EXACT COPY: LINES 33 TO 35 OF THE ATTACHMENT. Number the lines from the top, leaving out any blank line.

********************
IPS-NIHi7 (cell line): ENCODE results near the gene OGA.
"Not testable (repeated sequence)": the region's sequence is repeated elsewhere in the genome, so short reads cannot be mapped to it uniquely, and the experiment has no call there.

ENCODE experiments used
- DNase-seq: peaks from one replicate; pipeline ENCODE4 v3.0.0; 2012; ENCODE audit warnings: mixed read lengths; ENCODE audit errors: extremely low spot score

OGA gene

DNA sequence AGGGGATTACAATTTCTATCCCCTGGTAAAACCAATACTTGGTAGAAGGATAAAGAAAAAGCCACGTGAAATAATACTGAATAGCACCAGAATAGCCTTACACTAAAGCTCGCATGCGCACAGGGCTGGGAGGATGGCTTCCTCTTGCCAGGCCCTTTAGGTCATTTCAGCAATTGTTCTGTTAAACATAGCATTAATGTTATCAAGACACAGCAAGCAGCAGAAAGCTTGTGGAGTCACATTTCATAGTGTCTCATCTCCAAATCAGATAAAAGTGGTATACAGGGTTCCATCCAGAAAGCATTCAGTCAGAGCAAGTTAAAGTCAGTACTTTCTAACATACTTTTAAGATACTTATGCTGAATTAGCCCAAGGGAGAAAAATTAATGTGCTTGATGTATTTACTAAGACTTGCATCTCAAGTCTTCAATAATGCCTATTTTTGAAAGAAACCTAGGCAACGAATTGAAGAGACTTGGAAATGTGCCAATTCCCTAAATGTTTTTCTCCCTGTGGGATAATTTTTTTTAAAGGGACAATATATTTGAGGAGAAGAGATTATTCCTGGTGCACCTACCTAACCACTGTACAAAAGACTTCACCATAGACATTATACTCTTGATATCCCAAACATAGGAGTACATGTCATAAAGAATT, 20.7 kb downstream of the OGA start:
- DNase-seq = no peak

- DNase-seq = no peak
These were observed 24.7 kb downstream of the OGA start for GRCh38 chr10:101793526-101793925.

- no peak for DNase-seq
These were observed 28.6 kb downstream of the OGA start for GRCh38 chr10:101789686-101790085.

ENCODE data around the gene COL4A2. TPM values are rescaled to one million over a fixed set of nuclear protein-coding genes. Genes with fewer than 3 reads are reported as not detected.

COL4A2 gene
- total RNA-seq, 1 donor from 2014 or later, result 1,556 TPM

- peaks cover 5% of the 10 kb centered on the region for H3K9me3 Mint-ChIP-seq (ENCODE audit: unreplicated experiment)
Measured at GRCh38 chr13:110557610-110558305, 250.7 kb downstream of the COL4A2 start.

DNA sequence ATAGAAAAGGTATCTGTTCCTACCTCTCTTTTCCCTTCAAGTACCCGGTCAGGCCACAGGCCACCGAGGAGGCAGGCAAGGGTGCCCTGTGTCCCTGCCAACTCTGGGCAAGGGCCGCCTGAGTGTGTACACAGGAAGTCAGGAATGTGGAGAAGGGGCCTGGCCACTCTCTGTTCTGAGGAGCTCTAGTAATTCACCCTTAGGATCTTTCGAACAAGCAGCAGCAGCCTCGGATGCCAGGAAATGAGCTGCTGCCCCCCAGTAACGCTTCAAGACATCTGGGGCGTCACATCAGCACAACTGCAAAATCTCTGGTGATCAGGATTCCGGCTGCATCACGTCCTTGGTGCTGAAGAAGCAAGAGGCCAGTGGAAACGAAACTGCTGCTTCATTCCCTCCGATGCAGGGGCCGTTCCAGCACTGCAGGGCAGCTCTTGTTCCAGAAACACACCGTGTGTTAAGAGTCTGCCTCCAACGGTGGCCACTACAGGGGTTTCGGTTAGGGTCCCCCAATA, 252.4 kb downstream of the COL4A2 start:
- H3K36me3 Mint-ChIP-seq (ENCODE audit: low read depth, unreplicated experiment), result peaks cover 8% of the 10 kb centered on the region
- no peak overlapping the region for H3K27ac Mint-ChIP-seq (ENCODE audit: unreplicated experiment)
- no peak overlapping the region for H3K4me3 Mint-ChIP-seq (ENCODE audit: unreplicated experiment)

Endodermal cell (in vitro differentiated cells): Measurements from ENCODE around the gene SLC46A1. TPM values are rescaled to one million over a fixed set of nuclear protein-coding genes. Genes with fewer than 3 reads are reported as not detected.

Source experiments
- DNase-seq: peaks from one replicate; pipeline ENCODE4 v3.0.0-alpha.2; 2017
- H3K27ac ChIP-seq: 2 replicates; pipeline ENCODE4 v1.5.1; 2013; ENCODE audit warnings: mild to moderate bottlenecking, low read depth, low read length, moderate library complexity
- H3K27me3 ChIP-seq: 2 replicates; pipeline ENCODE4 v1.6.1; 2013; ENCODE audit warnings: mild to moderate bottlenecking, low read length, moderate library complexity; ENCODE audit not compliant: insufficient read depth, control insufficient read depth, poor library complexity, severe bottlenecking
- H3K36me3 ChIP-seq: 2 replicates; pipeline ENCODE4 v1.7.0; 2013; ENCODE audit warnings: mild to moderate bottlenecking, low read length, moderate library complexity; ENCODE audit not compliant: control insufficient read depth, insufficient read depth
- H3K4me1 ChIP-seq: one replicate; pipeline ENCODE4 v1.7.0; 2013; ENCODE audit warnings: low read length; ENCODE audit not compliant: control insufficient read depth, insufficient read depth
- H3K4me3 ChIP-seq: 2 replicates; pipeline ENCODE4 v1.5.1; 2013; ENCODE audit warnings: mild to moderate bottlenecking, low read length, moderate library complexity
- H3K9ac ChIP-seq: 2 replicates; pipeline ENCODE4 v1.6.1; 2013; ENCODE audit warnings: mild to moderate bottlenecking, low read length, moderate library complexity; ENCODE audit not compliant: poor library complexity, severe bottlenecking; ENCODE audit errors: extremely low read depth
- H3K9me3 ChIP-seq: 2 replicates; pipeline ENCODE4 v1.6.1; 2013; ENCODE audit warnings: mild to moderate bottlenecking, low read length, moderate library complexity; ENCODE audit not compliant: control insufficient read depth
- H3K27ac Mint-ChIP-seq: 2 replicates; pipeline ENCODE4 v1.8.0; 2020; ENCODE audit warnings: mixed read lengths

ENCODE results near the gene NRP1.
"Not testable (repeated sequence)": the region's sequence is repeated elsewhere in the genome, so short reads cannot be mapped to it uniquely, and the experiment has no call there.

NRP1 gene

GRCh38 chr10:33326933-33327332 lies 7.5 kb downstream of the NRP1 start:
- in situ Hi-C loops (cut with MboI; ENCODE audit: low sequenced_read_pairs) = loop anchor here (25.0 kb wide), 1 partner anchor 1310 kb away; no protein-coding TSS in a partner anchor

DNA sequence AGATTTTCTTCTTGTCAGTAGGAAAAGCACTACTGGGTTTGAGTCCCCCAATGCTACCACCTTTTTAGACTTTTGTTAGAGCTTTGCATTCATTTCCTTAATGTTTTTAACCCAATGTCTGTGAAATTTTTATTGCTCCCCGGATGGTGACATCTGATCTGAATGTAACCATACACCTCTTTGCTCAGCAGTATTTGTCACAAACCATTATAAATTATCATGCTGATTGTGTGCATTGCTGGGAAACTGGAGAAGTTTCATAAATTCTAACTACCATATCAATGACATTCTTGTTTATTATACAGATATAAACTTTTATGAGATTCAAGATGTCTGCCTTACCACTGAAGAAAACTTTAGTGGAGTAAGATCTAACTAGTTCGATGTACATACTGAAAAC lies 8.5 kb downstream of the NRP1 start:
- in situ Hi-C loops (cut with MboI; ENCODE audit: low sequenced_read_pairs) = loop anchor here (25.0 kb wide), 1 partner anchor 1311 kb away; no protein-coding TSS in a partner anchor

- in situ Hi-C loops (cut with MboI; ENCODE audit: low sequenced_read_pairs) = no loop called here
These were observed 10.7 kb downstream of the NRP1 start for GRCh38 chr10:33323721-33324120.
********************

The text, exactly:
"Not testable (repeated sequence)": the region's sequence is repeated elsewhere in the genome, so short reads cannot be mapped to it uniquely, and the experiment has no call there.

NRP1 gene

GRCh38 chr10:33326933-33327332 lies 7.5 kb downstream of the NRP1 start: